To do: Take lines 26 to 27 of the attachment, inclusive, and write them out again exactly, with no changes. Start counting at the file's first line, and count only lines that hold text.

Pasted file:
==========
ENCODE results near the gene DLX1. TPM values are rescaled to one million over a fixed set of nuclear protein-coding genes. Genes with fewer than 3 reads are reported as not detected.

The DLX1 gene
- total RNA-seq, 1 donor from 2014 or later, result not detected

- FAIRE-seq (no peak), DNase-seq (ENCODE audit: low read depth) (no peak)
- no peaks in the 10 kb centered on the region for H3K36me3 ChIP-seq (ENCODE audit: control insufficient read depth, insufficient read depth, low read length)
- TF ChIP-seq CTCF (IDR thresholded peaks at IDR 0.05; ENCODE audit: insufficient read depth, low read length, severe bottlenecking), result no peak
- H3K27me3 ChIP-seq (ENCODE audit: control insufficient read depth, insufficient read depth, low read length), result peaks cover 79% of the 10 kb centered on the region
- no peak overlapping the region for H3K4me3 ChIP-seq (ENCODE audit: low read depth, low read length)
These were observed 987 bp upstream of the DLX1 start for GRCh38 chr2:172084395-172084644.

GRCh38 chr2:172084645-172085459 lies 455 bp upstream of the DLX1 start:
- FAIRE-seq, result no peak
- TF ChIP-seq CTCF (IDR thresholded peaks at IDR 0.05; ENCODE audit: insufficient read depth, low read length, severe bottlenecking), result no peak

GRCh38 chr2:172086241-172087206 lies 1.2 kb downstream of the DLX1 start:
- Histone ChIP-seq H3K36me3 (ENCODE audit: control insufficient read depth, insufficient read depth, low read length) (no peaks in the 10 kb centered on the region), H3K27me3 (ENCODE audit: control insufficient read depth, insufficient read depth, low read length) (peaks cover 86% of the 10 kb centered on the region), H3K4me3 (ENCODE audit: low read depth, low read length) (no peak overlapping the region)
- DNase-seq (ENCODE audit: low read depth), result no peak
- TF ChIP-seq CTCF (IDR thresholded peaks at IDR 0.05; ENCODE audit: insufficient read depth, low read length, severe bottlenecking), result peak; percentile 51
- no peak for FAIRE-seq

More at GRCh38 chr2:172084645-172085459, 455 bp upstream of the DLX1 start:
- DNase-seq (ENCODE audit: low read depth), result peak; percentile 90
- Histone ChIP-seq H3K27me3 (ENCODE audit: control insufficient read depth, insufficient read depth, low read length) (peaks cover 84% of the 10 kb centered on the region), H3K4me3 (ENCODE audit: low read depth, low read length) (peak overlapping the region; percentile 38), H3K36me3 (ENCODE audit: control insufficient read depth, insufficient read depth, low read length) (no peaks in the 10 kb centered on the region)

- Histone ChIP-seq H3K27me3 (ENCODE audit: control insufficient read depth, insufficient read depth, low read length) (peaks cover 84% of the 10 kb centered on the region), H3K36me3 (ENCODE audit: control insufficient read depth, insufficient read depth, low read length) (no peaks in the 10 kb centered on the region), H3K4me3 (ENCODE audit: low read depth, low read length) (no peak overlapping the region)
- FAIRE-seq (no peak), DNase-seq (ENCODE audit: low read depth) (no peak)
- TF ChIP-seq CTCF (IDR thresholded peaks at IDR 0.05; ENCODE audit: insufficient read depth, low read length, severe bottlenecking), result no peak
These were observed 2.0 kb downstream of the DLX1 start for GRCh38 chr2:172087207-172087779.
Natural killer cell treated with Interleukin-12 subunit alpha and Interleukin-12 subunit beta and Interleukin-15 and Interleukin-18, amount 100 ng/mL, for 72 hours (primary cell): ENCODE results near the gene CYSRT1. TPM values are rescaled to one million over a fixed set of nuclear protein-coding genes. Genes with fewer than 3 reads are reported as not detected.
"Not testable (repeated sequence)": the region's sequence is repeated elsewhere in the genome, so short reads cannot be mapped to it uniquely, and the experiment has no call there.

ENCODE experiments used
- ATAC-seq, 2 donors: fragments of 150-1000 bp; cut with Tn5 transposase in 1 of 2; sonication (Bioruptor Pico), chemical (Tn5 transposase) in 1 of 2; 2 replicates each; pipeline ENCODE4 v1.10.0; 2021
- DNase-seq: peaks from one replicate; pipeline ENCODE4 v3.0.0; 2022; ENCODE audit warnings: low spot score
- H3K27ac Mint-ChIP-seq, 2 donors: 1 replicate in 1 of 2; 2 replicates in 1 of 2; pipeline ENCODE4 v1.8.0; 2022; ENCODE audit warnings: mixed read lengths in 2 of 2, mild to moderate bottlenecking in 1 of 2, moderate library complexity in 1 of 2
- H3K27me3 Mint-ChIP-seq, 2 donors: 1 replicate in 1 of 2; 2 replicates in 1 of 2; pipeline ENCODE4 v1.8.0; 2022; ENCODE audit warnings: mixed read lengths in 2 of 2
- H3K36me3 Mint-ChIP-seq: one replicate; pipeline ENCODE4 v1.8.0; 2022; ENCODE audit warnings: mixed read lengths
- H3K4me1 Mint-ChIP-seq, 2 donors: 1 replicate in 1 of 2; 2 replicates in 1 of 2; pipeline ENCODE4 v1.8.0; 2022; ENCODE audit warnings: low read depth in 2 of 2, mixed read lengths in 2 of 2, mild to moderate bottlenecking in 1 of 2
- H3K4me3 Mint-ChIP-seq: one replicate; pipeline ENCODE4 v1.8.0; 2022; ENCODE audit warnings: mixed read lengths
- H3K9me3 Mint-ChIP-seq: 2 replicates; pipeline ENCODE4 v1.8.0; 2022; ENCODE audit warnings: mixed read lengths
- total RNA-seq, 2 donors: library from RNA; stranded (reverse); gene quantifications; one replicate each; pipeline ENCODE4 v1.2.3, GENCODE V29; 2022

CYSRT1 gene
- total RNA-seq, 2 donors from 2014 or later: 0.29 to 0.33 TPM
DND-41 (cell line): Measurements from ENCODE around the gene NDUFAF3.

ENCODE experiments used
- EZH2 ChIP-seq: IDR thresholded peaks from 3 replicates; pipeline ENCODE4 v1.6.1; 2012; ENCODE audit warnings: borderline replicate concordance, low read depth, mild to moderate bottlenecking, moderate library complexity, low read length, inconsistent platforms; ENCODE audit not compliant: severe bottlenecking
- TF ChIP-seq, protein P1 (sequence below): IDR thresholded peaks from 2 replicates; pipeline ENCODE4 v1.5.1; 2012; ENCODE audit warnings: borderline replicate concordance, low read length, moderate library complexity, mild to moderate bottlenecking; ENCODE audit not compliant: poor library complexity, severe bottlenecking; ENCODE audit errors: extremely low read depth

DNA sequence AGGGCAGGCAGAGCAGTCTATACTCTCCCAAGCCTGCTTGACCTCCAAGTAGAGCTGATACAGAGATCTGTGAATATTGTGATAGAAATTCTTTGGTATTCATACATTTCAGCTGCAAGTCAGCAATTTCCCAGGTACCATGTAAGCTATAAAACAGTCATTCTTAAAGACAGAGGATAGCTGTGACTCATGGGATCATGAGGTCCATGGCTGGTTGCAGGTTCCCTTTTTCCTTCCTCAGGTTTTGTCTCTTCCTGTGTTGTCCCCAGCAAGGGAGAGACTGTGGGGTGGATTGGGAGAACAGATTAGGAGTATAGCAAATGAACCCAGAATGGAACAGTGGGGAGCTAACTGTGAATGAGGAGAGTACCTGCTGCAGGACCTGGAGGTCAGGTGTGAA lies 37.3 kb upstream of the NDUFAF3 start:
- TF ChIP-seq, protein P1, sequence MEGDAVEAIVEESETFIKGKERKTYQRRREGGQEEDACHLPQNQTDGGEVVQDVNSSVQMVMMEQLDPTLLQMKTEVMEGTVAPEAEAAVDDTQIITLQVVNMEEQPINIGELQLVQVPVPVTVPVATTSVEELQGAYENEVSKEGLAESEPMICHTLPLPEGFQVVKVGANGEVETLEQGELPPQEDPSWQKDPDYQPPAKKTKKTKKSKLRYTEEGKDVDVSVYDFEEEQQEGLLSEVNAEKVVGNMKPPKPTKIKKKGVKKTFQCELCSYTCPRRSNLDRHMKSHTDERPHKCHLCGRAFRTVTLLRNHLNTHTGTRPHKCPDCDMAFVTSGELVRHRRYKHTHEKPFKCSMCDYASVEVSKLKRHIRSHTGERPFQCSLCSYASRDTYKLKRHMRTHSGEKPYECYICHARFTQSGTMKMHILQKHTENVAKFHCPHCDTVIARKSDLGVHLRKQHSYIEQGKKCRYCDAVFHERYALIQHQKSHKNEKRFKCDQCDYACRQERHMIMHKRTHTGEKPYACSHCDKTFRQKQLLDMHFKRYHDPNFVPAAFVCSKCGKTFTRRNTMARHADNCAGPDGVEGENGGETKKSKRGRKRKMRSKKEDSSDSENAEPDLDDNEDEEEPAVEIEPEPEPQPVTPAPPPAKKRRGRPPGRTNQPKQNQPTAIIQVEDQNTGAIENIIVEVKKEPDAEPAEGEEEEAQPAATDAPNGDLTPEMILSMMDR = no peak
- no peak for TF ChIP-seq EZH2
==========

"Not testable (repeated sequence)": the region's sequence is repeated elsewhere in the genome, so short reads cannot be mapped to it uniquely, and the experiment has no call there.

ENCODE experiments used